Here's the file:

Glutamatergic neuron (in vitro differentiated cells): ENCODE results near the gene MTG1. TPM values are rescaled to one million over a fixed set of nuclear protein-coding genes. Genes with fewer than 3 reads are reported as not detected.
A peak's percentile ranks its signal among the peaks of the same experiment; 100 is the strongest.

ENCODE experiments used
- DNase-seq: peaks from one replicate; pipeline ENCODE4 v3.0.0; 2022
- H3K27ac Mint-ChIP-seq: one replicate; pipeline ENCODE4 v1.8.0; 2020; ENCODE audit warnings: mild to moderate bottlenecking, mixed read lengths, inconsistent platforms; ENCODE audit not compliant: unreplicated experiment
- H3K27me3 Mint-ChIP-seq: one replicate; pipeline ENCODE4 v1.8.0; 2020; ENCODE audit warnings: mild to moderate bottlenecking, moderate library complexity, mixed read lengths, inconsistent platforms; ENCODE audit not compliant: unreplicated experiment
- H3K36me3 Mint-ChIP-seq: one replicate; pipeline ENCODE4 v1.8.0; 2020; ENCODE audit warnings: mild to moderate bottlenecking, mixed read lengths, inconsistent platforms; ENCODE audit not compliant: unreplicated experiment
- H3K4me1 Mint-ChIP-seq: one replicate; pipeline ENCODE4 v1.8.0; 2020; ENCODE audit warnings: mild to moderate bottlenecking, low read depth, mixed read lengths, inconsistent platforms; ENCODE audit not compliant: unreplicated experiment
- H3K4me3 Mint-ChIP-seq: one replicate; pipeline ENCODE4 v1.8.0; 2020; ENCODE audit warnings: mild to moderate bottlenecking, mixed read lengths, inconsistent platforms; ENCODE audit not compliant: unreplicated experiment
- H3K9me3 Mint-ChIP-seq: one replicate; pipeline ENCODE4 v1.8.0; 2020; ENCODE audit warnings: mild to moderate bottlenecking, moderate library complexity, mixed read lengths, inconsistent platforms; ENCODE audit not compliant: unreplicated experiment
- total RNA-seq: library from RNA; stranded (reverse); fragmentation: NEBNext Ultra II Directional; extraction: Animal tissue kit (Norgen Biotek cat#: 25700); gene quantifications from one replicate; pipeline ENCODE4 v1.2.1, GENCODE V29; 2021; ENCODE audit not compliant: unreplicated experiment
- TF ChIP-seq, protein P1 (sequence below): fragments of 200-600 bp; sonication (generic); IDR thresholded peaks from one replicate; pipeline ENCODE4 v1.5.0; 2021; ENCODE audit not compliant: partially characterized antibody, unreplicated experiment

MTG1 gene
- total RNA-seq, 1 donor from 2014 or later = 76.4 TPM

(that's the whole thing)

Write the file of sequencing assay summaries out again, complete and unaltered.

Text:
Glutamatergic neuron (in vitro differentiated cells): ENCODE results near the gene MTG1. TPM values are rescaled to one million over a fixed set of nuclear protein-coding genes. Genes with fewer than 3 reads are reported as not detected.
A peak's percentile ranks its signal among the peaks of the same experiment; 100 is the strongest.

ENCODE experiments used
- DNase-seq: peaks from one replicate; pipeline ENCODE4 v3.0.0; 2022
- H3K27ac Mint-ChIP-seq: one replicate; pipeline ENCODE4 v1.8.0; 2020; ENCODE audit warnings: mild to moderate bottlenecking, mixed read lengths, inconsistent platforms; ENCODE audit not compliant: unreplicated experiment
- H3K27me3 Mint-ChIP-seq: one replicate; pipeline ENCODE4 v1.8.0; 2020; ENCODE audit warnings: mild to moderate bottlenecking, moderate library complexity, mixed read lengths, inconsistent platforms; ENCODE audit not compliant: unreplicated experiment
- H3K36me3 Mint-ChIP-seq: one replicate; pipeline ENCODE4 v1.8.0; 2020; ENCODE audit warnings: mild to moderate bottlenecking, mixed read lengths, inconsistent platforms; ENCODE audit not compliant: unreplicated experiment
- H3K4me1 Mint-ChIP-seq: one replicate; pipeline ENCODE4 v1.8.0; 2020; ENCODE audit warnings: mild to moderate bottlenecking, low read depth, mixed read lengths, inconsistent platforms; ENCODE audit not compliant: unreplicated experiment
- H3K4me3 Mint-ChIP-seq: one replicate; pipeline ENCODE4 v1.8.0; 2020; ENCODE audit warnings: mild to moderate bottlenecking, mixed read lengths, inconsistent platforms; ENCODE audit not compliant: unreplicated experiment
- H3K9me3 Mint-ChIP-seq: one replicate; pipeline ENCODE4 v1.8.0; 2020; ENCODE audit warnings: mild to moderate bottlenecking, moderate library complexity, mixed read lengths, inconsistent platforms; ENCODE audit not compliant: unreplicated experiment
- total RNA-seq: library from RNA; stranded (reverse); fragmentation: NEBNext Ultra II Directional; extraction: Animal tissue kit (Norgen Biotek cat#: 25700); gene quantifications from one replicate; pipeline ENCODE4 v1.2.1, GENCODE V29; 2021; ENCODE audit not compliant: unreplicated experiment
- TF ChIP-seq, protein P1 (sequence below): fragments of 200-600 bp; sonication (generic); IDR thresholded peaks from one replicate; pipeline ENCODE4 v1.5.0; 2021; ENCODE audit not compliant: partially characterized antibody, unreplicated experiment

MTG1 gene
- total RNA-seq, 1 donor from 2014 or later = 76.4 TPM